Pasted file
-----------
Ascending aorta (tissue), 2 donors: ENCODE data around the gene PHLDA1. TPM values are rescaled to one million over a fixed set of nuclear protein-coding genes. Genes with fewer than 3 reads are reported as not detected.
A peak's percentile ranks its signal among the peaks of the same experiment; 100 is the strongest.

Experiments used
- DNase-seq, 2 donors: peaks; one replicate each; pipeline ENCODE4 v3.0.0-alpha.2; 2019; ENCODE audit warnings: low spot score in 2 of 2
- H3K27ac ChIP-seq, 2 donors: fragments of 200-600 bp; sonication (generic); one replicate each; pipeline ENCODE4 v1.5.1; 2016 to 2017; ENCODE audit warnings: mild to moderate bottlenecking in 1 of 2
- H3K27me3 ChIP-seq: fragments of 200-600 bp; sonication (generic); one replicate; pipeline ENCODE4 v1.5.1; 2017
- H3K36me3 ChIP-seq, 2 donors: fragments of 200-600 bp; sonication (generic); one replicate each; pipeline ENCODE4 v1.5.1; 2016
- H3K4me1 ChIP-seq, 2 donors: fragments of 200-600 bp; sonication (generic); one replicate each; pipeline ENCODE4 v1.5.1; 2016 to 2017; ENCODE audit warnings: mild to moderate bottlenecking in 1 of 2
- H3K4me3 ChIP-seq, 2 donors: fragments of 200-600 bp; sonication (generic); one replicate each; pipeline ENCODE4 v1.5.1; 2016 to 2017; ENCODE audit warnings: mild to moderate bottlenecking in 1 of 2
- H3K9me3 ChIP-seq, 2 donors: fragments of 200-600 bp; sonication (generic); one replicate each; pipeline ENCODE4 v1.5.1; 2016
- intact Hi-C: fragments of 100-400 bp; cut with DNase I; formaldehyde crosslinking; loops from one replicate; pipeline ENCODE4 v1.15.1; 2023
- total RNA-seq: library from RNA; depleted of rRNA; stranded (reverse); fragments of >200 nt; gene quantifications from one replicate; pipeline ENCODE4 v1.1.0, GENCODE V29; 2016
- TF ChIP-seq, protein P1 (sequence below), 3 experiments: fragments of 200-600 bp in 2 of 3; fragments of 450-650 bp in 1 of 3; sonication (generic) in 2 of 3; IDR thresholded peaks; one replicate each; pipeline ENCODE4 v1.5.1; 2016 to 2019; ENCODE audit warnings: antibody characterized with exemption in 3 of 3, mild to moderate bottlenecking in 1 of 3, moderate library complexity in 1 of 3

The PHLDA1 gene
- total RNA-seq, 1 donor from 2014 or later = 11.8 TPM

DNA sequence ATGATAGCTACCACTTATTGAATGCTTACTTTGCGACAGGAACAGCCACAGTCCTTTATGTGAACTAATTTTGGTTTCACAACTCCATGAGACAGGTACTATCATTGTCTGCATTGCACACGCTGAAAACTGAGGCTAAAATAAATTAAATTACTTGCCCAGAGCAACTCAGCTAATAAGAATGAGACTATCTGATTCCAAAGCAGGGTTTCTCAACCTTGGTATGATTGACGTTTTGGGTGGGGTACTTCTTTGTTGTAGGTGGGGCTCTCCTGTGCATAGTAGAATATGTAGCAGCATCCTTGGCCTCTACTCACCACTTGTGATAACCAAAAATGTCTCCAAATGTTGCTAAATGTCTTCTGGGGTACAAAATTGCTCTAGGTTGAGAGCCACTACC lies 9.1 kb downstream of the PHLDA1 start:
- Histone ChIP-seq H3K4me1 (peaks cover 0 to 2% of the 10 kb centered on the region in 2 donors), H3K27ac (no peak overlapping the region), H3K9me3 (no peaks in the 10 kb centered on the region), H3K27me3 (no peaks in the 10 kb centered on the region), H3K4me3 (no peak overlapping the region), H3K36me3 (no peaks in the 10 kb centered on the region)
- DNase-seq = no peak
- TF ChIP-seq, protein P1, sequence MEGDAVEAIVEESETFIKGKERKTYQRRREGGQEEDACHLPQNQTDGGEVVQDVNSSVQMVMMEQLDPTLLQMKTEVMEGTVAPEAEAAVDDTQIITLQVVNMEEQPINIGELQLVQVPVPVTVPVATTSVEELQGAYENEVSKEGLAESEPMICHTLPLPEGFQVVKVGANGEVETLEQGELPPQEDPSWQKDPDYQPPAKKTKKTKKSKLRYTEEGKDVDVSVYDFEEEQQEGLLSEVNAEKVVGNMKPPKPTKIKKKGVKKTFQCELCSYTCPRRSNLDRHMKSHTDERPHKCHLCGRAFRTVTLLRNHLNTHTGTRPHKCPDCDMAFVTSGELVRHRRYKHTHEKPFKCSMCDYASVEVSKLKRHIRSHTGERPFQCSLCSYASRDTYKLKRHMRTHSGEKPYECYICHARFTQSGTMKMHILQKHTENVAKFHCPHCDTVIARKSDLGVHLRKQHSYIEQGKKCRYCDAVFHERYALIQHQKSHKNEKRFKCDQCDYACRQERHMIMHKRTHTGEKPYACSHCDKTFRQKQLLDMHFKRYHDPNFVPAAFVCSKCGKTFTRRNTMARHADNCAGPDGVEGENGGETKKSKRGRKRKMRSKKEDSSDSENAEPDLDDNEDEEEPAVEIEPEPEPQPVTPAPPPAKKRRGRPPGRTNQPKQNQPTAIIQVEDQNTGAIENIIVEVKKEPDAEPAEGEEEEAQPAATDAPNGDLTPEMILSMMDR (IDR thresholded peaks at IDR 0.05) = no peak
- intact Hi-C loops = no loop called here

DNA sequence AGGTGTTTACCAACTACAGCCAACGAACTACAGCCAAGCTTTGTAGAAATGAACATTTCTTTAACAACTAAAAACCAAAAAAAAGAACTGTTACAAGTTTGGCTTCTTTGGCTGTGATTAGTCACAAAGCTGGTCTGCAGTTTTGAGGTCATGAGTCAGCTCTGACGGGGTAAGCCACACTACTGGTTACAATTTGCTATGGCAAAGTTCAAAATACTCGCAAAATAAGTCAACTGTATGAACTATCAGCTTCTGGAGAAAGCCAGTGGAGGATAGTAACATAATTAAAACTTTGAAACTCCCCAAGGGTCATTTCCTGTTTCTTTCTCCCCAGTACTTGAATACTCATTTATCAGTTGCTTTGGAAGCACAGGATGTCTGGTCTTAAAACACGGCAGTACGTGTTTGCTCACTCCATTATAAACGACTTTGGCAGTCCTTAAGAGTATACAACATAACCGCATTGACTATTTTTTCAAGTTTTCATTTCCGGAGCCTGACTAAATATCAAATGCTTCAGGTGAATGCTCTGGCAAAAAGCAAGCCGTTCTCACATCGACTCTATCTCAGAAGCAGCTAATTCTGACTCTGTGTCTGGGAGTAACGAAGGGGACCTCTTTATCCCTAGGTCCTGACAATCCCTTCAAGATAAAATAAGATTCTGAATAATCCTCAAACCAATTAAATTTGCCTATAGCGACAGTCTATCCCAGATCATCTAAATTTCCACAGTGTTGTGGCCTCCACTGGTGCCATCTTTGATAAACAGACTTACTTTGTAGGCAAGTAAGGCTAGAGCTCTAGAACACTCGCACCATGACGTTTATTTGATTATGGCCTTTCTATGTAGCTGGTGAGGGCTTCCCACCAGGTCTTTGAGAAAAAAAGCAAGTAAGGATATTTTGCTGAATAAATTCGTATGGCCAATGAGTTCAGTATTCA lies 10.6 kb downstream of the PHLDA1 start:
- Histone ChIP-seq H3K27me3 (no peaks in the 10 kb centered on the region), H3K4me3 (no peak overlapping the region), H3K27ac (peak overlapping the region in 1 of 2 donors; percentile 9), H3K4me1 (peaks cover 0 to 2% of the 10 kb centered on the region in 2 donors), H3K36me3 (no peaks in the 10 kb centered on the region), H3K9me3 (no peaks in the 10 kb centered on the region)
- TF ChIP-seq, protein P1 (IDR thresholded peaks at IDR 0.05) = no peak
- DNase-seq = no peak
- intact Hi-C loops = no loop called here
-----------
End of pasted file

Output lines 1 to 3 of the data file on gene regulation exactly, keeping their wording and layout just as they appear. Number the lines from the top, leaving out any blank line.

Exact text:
Ascending aorta (tissue), 2 donors: ENCODE data around the gene PHLDA1. TPM values are rescaled to one million over a fixed set of nuclear protein-coding genes. Genes with fewer than 3 reads are reported as not detected.
A peak's percentile ranks its signal among the peaks of the same experiment; 100 is the strongest.

Experiments used